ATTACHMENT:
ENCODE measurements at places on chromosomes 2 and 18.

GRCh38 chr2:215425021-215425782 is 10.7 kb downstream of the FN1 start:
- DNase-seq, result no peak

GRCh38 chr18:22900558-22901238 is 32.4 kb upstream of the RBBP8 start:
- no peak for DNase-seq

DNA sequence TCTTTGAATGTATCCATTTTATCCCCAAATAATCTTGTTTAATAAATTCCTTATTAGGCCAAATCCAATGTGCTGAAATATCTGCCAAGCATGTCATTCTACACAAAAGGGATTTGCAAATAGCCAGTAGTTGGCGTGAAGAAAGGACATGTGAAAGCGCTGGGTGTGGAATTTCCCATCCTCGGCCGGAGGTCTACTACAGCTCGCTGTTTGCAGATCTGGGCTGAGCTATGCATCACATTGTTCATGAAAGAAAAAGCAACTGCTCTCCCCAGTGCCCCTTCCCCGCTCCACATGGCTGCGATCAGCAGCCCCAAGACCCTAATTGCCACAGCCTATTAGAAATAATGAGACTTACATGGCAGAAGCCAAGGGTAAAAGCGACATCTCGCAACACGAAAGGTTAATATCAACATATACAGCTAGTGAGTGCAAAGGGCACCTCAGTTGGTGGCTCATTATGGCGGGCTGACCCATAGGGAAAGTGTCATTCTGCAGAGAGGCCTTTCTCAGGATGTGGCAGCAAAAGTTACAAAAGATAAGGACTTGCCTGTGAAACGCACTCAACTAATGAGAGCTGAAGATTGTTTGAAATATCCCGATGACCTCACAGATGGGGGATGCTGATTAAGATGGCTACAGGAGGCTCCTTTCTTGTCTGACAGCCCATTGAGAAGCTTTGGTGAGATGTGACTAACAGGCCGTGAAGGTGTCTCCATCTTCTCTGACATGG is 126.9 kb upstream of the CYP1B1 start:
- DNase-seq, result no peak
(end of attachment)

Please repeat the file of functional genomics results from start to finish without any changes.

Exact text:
ENCODE measurements at places on chromosomes 2 and 18.

GRCh38 chr2:215425021-215425782 is 10.7 kb downstream of the FN1 start:
- DNase-seq, result no peak

GRCh38 chr18:22900558-22901238 is 32.4 kb upstream of the RBBP8 start:
- no peak for DNase-seq

DNA sequence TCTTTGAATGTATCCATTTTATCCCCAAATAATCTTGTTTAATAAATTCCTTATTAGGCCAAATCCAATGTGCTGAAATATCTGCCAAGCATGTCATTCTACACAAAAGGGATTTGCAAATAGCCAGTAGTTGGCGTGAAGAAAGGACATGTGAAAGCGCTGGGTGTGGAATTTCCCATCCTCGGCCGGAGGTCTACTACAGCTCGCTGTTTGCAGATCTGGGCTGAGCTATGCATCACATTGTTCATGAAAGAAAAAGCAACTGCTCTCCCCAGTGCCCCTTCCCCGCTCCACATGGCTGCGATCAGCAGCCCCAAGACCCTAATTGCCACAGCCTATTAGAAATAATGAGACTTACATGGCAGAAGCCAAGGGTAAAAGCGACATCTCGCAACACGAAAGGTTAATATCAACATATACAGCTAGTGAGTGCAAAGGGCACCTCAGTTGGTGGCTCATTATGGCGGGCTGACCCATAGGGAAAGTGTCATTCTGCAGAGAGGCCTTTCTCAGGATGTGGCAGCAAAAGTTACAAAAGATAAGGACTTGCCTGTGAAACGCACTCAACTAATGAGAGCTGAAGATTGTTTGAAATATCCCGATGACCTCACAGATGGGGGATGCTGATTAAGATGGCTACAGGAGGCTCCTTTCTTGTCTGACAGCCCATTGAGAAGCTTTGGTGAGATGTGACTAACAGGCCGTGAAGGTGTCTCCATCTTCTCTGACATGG is 126.9 kb upstream of the CYP1B1 start:
- DNase-seq, result no peak